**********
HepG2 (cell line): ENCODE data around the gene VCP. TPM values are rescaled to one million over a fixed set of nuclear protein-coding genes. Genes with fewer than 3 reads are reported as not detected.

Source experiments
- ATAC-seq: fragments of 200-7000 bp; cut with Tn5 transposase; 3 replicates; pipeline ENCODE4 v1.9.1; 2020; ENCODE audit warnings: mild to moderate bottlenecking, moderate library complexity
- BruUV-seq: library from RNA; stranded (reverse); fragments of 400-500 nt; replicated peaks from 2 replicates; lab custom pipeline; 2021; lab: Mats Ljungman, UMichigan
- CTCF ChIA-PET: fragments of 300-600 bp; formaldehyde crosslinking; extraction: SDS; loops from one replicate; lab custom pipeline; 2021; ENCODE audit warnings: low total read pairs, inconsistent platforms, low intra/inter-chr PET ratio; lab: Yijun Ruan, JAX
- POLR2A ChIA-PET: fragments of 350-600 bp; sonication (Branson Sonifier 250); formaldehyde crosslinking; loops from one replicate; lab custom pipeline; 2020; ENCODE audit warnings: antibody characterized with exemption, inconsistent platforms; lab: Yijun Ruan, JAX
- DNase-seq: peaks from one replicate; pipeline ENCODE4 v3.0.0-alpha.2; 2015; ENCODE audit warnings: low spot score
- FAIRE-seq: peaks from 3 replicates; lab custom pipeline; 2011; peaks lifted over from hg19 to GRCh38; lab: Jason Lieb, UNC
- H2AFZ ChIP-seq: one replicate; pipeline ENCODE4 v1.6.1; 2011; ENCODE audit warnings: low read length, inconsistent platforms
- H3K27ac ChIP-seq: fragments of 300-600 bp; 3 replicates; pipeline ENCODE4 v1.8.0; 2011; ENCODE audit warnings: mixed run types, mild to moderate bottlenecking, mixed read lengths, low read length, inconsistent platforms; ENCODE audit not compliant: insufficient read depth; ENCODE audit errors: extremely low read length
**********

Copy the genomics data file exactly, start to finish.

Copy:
HepG2 (cell line): ENCODE data around the gene VCP. TPM values are rescaled to one million over a fixed set of nuclear protein-coding genes. Genes with fewer than 3 reads are reported as not detected.

Source experiments
- ATAC-seq: fragments of 200-7000 bp; cut with Tn5 transposase; 3 replicates; pipeline ENCODE4 v1.9.1; 2020; ENCODE audit warnings: mild to moderate bottlenecking, moderate library complexity
- BruUV-seq: library from RNA; stranded (reverse); fragments of 400-500 nt; replicated peaks from 2 replicates; lab custom pipeline; 2021; lab: Mats Ljungman, UMichigan
- CTCF ChIA-PET: fragments of 300-600 bp; formaldehyde crosslinking; extraction: SDS; loops from one replicate; lab custom pipeline; 2021; ENCODE audit warnings: low total read pairs, inconsistent platforms, low intra/inter-chr PET ratio; lab: Yijun Ruan, JAX
- POLR2A ChIA-PET: fragments of 350-600 bp; sonication (Branson Sonifier 250); formaldehyde crosslinking; loops from one replicate; lab custom pipeline; 2020; ENCODE audit warnings: antibody characterized with exemption, inconsistent platforms; lab: Yijun Ruan, JAX
- DNase-seq: peaks from one replicate; pipeline ENCODE4 v3.0.0-alpha.2; 2015; ENCODE audit warnings: low spot score
- FAIRE-seq: peaks from 3 replicates; lab custom pipeline; 2011; peaks lifted over from hg19 to GRCh38; lab: Jason Lieb, UNC
- H2AFZ ChIP-seq: one replicate; pipeline ENCODE4 v1.6.1; 2011; ENCODE audit warnings: low read length, inconsistent platforms
- H3K27ac ChIP-seq: fragments of 300-600 bp; 3 replicates; pipeline ENCODE4 v1.8.0; 2011; ENCODE audit warnings: mixed run types, mild to moderate bottlenecking, mixed read lengths, low read length, inconsistent platforms; ENCODE audit not compliant: insufficient read depth; ENCODE audit errors: extremely low read length